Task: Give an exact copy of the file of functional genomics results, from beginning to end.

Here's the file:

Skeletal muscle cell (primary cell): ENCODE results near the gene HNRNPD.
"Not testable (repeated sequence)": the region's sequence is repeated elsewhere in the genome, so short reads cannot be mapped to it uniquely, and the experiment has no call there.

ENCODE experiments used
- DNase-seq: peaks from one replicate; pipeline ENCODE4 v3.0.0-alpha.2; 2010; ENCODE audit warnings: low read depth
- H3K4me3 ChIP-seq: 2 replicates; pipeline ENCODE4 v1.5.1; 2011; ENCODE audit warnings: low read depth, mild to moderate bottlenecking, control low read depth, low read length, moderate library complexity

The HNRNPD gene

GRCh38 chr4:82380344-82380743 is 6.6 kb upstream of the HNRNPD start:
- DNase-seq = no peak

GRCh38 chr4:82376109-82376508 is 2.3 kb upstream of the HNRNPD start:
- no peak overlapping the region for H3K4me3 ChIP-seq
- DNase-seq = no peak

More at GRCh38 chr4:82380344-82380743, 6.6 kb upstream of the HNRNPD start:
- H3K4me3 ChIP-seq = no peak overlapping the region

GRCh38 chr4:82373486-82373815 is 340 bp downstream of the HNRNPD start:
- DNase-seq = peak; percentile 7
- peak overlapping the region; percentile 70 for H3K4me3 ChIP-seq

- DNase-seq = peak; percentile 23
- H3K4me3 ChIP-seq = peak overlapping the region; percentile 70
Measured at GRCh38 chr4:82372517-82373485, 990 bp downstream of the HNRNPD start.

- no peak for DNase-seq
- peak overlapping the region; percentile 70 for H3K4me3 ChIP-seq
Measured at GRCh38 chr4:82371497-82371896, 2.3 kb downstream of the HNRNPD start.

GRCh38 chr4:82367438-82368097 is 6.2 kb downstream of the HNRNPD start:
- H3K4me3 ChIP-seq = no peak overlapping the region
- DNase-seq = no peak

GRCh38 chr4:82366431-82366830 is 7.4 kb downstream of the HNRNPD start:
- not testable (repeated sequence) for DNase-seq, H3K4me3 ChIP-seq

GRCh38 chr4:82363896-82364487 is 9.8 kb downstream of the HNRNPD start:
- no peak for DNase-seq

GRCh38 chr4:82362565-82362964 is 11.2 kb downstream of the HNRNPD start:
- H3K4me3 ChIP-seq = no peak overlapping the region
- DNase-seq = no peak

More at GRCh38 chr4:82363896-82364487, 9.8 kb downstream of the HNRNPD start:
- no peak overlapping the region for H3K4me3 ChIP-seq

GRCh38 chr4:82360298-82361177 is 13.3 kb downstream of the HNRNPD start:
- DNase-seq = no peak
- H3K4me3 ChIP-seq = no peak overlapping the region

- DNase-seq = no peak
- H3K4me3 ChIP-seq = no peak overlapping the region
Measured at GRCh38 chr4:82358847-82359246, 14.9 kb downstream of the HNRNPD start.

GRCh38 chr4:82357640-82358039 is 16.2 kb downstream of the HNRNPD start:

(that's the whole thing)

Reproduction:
Skeletal muscle cell (primary cell): ENCODE results near the gene HNRNPD.
"Not testable (repeated sequence)": the region's sequence is repeated elsewhere in the genome, so short reads cannot be mapped to it uniquely, and the experiment has no call there.

ENCODE experiments used
- DNase-seq: peaks from one replicate; pipeline ENCODE4 v3.0.0-alpha.2; 2010; ENCODE audit warnings: low read depth
- H3K4me3 ChIP-seq: 2 replicates; pipeline ENCODE4 v1.5.1; 2011; ENCODE audit warnings: low read depth, mild to moderate bottlenecking, control low read depth, low read length, moderate library complexity

The HNRNPD gene

GRCh38 chr4:82380344-82380743 is 6.6 kb upstream of the HNRNPD start:
- DNase-seq = no peak

GRCh38 chr4:82376109-82376508 is 2.3 kb upstream of the HNRNPD start:
- no peak overlapping the region for H3K4me3 ChIP-seq
- DNase-seq = no peak

More at GRCh38 chr4:82380344-82380743, 6.6 kb upstream of the HNRNPD start:
- H3K4me3 ChIP-seq = no peak overlapping the region

GRCh38 chr4:82373486-82373815 is 340 bp downstream of the HNRNPD start:
- DNase-seq = peak; percentile 7
- peak overlapping the region; percentile 70 for H3K4me3 ChIP-seq

- DNase-seq = peak; percentile 23
- H3K4me3 ChIP-seq = peak overlapping the region; percentile 70
Measured at GRCh38 chr4:82372517-82373485, 990 bp downstream of the HNRNPD start.

- no peak for DNase-seq
- peak overlapping the region; percentile 70 for H3K4me3 ChIP-seq
Measured at GRCh38 chr4:82371497-82371896, 2.3 kb downstream of the HNRNPD start.

GRCh38 chr4:82367438-82368097 is 6.2 kb downstream of the HNRNPD start:
- H3K4me3 ChIP-seq = no peak overlapping the region
- DNase-seq = no peak

GRCh38 chr4:82366431-82366830 is 7.4 kb downstream of the HNRNPD start:
- not testable (repeated sequence) for DNase-seq, H3K4me3 ChIP-seq

GRCh38 chr4:82363896-82364487 is 9.8 kb downstream of the HNRNPD start:
- no peak for DNase-seq

GRCh38 chr4:82362565-82362964 is 11.2 kb downstream of the HNRNPD start:
- H3K4me3 ChIP-seq = no peak overlapping the region
- DNase-seq = no peak

More at GRCh38 chr4:82363896-82364487, 9.8 kb downstream of the HNRNPD start:
- no peak overlapping the region for H3K4me3 ChIP-seq

GRCh38 chr4:82360298-82361177 is 13.3 kb downstream of the HNRNPD start:
- DNase-seq = no peak
- H3K4me3 ChIP-seq = no peak overlapping the region

- DNase-seq = no peak
- H3K4me3 ChIP-seq = no peak overlapping the region
Measured at GRCh38 chr4:82358847-82359246, 14.9 kb downstream of the HNRNPD start.

GRCh38 chr4:82357640-82358039 is 16.2 kb downstream of the HNRNPD start: